But will the states spend the money that aggressively? In many cases, no -- not unless they're put under intense scrutiny and pressure. We've already heard reports that some states plan to use the money to pay down their deficits. That's outrageous. It was outrageous when the Obama Administration used HAMP homeowner money for the same reason, or when Freddie Mac's CEO considered deficit reduction a higher priority than carrying out his mission.
So it's not enough to express outrage. We need to anticipate that kind of reaction, report on it, and react when it happens. And we've got to do some political triage: Who's with us, who's against us, and who can be swayed if we press them?
I believe that Matt Stoller's absolutely right when he says that a top priority under both Bush and Obama has been to preserve the capital structure of big banks at all costs. I attended one of those off-the-record meetings he cites -- one with a high government official -- and I can confirm that I was both shocked and surprised by the extent of the unnamed official's lack of support for homeowners and his concern for bank balance sheets.
I don't know how deeply held those beliefs are throughout the administration, but it doesn't really matter in this sense: getting re-elected is even more important. I don't know the precise combination of openmindedness and political calculus led to the reversals in this agreement, but I do know that public pressure eventually led to the inclusion of these words in the attorney general's statement:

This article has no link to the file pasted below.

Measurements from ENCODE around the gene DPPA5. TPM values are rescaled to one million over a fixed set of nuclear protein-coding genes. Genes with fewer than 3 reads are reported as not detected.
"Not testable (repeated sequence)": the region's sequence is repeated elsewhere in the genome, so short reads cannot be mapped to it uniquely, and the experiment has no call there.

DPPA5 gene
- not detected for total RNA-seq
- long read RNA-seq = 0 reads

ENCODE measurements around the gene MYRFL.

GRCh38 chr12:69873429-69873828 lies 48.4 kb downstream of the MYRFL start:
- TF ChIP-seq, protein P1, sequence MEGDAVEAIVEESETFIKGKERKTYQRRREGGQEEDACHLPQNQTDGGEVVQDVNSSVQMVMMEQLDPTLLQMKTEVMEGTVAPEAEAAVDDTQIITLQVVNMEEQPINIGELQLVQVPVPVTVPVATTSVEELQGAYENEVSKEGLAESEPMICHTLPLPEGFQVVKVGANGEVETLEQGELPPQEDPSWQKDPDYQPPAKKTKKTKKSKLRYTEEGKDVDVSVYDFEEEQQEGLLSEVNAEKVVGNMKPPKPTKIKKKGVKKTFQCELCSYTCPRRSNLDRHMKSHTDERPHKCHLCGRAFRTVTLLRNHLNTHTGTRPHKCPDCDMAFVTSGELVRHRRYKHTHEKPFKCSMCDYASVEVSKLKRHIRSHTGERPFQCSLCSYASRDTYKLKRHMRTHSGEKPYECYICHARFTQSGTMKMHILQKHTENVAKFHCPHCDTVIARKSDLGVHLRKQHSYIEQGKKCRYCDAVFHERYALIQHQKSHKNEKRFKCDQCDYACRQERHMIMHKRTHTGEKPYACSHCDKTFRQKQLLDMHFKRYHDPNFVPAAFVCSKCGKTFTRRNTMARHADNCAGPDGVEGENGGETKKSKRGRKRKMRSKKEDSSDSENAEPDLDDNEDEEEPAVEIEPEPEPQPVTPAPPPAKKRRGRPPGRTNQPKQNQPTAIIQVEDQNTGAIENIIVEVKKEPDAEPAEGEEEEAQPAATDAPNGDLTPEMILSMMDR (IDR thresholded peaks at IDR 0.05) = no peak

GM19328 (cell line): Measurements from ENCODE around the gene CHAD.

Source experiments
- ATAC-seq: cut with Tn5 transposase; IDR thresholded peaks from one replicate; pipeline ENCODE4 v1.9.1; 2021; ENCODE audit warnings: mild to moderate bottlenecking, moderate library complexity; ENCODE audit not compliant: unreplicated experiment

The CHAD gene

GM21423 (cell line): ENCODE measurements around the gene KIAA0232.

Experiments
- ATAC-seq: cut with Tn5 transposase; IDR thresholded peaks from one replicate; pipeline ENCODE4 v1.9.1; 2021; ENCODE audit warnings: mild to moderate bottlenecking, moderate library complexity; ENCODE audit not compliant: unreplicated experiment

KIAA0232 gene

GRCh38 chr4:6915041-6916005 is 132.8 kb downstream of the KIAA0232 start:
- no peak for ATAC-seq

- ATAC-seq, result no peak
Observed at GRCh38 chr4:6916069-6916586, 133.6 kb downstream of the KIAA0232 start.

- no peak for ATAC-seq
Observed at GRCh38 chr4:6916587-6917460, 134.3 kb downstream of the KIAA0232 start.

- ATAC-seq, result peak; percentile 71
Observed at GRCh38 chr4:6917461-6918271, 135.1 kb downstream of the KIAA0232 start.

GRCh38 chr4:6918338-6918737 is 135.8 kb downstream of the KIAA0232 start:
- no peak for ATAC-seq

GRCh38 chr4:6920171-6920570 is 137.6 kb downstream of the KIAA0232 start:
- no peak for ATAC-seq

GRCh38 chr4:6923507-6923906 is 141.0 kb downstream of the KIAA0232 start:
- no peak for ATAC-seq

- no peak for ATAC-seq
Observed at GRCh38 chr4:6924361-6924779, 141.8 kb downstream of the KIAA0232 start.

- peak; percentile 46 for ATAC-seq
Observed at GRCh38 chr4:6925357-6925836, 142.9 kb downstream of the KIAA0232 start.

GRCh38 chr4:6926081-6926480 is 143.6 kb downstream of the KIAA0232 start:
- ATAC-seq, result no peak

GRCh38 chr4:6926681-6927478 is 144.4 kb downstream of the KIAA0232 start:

The agreement does not prevent any action by individual borrowers who wish to bring their own lawsuits. State attorneys general also preserved, among other things, all claims against the Mortgage Electronic Registration Systems (MERS), and all claims brought by borrowers.
So, if nothing else, they deserve recognition for bowing to public pressure. It's all a game of political triage, anyway, of learning who's with us, who's resolutely against us, and who can be swayed.